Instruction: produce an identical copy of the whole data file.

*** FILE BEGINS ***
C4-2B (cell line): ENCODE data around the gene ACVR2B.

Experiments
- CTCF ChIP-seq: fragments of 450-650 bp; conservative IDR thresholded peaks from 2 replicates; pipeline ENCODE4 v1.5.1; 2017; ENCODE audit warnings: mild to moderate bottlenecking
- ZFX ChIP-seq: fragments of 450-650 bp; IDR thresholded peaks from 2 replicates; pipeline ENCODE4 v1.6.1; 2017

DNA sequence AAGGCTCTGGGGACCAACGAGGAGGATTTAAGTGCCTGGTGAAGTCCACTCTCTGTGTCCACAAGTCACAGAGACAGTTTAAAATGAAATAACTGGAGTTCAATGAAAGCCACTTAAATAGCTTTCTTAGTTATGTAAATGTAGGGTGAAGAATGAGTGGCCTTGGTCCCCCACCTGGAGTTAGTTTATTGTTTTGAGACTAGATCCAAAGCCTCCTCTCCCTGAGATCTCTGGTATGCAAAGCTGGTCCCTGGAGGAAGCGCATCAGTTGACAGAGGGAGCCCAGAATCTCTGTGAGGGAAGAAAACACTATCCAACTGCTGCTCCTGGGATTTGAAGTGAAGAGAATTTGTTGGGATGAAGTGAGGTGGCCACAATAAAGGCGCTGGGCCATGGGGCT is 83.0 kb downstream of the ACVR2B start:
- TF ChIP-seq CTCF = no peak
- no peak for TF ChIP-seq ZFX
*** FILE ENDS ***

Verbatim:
C4-2B (cell line): ENCODE data around the gene ACVR2B.

Experiments
- CTCF ChIP-seq: fragments of 450-650 bp; conservative IDR thresholded peaks from 2 replicates; pipeline ENCODE4 v1.5.1; 2017; ENCODE audit warnings: mild to moderate bottlenecking
- ZFX ChIP-seq: fragments of 450-650 bp; IDR thresholded peaks from 2 replicates; pipeline ENCODE4 v1.6.1; 2017

DNA sequence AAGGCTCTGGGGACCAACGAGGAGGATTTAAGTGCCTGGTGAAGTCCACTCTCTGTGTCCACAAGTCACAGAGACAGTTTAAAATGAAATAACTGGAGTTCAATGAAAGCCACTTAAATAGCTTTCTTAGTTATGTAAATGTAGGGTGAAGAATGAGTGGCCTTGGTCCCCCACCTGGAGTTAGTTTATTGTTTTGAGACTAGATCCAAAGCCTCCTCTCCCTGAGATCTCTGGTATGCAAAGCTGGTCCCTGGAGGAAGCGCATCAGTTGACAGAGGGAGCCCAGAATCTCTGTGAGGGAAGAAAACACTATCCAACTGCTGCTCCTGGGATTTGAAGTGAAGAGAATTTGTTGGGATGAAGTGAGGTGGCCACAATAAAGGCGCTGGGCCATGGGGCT is 83.0 kb downstream of the ACVR2B start:
- TF ChIP-seq CTCF = no peak
- no peak for TF ChIP-seq ZFX